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## The Real Cost Of Changing NYC Street Signs

There’s outrage today over a story that NYC needs to spend \$27.5 million to replace street signs because they are uppercase and federal regulations require title case. They will also now be using the font ClearviewHwy rather than what I believe is Highway Gothic (I’m no font geek).

However the headline is misleading if you read the actual article. A little common sense and a trivial knowledge of accounting (you most likely learned this in High School) will make you scratch your head.

The article even says typical sign lasts about a 10 years. They have until 2018 to make the change, which is 8 years. Assuming an even distribution that would mean 80% of the signs would have been replaced by 2018 anyway due to their age. The remaining 20% would be nearing their replacement time anyway. 20% of \$27.5 million is \$5.5 million. That’s the cost of the signs that will be replaced prematurely.

Even that however is not correct since the city would almost definitely use straight-line depreciation on the cost of the signage. The reasoning for this is as follows: If you have the sign for 8 of the 10 year lifespan, you got 80% of the value. Each year is worth 10% of the value.

The formula goes something like this:

```annual depreciation expense = (cost of fixed asset - residual value) / useful life in years of asset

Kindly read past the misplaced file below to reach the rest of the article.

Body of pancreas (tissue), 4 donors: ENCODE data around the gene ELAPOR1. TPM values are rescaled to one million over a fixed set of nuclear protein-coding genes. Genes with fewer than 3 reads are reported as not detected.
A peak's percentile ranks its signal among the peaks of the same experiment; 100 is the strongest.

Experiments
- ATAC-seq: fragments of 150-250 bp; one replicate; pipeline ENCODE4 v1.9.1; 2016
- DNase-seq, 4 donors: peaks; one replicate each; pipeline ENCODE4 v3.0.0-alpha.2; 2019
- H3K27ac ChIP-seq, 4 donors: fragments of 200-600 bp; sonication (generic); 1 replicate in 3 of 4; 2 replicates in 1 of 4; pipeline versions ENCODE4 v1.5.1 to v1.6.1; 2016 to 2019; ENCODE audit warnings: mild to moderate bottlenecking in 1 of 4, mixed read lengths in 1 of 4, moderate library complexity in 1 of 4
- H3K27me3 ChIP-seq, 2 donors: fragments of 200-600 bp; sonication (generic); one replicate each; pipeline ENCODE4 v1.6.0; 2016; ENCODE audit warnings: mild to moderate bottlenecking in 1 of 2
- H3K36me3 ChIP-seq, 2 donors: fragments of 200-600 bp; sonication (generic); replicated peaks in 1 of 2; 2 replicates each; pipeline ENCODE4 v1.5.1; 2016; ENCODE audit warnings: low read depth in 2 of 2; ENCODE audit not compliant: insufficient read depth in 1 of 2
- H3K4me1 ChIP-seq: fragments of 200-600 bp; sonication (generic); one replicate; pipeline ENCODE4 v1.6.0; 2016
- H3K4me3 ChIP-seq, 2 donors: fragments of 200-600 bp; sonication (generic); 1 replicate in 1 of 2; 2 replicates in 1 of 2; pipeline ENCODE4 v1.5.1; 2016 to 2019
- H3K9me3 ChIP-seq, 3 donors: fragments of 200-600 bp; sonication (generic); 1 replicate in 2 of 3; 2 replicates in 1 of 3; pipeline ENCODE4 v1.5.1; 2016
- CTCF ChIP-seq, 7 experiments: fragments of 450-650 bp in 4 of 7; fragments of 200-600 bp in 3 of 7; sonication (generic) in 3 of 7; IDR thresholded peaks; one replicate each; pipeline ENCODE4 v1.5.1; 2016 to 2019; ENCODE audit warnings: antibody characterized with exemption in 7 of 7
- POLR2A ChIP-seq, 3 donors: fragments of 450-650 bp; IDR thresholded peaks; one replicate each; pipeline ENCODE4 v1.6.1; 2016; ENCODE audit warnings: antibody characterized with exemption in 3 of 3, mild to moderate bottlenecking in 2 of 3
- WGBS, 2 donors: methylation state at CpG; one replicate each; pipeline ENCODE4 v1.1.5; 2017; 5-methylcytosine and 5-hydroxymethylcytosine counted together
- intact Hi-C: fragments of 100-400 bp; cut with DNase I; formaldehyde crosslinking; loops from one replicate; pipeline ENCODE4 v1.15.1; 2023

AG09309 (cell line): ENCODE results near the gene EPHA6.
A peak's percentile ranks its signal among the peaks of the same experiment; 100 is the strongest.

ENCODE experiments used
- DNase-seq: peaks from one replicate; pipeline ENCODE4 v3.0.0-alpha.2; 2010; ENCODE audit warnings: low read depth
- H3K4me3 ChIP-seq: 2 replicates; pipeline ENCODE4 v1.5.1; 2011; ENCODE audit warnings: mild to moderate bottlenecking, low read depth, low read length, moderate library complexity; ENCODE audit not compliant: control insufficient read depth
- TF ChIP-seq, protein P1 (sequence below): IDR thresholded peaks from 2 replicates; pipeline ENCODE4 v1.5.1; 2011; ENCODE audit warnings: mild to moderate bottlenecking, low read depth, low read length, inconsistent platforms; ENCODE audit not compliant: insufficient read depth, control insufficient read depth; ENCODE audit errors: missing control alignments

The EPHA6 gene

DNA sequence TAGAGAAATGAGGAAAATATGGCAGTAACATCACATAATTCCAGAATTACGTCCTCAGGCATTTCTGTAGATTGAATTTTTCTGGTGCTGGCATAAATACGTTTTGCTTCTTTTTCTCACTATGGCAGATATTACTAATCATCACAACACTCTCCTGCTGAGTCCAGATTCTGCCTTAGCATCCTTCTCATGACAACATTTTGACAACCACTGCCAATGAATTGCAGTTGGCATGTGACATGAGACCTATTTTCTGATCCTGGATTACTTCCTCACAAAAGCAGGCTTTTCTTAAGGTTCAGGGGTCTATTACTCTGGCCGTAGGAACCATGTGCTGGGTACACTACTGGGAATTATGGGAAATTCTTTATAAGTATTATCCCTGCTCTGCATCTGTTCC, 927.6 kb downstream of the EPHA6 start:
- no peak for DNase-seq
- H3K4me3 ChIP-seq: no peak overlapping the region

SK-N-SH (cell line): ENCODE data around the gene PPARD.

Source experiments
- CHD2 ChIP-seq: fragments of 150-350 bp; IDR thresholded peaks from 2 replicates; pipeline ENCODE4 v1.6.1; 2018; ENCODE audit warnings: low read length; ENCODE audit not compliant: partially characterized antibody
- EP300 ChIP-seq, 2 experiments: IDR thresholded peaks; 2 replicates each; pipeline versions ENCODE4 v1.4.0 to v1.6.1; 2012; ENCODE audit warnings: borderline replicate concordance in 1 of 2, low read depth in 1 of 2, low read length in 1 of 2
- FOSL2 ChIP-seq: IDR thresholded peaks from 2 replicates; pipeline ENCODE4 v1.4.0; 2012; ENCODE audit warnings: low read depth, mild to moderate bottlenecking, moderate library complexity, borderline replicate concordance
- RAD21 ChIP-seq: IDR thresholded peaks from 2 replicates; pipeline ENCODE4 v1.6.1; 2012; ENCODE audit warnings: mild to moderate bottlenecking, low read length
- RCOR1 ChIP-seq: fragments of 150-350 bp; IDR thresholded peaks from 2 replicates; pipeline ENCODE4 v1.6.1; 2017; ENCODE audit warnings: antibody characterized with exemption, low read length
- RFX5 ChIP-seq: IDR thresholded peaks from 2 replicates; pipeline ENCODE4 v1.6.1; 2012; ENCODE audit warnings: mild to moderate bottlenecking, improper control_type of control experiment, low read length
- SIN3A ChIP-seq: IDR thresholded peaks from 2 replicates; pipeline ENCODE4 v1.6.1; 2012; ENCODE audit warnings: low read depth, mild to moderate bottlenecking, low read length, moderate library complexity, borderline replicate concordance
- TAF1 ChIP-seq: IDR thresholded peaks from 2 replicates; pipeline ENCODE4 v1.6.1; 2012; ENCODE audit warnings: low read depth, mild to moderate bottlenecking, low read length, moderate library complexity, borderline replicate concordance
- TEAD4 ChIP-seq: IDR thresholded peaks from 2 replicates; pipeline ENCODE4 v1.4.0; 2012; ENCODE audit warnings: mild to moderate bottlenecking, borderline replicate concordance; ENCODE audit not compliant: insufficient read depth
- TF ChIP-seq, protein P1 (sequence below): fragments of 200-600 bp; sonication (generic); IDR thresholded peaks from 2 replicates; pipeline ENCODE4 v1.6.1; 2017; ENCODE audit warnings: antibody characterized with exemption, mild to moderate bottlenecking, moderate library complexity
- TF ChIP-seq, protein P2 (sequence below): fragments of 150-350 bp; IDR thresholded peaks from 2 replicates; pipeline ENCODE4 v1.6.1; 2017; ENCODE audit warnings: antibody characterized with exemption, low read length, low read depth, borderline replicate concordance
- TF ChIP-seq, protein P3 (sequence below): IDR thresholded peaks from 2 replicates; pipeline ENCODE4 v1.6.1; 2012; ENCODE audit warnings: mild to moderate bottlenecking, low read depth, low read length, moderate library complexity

```

Again we’ll assume an even distribution of the remaining 20% (that’s 10% replacement per year or about \$2.75 million). We’ll also assume no residual value though they are likely sold for scrap metal and have some token value.

```(\$2.75M-0)/10 = \$275,000
```

Now 10% of the signs are being replaced 2 years early, another 10% are being replaced 1 year early. That’s 3 years of value lost. That means:

```\$275,000 x 3 = \$825,000
```

The actual cost to the city is \$825,000 in lost value due to prematurely replacing signage. Not \$27.5 million. I guess you can throw in a little more for labor, though I doubt you’ll get \$26M and change out of that.

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## There’s No Such Thing As A Free Lunch

Many think that tax rebates they will soon receive thanks to the economic stimulus package recently passed is “free money”. Reality is that unless you made less than \$3,000 or suddenly have a change in income between now and next year, that’s likely not the case. As this MSN Money article puts it:

Remember, this is your money you’re getting back, and the rebate checks are basically an advance on your 2009 refund.

I wonder if this misconception of free cash causes more reckless spending.

That said it is possible to make a few dollars if it’s invested well as you’ll collect a nearly a full year’s interest on money the government would have otherwise been collecting interest on. So in reality, the free money is only the interest you “make” on it if you invested it well.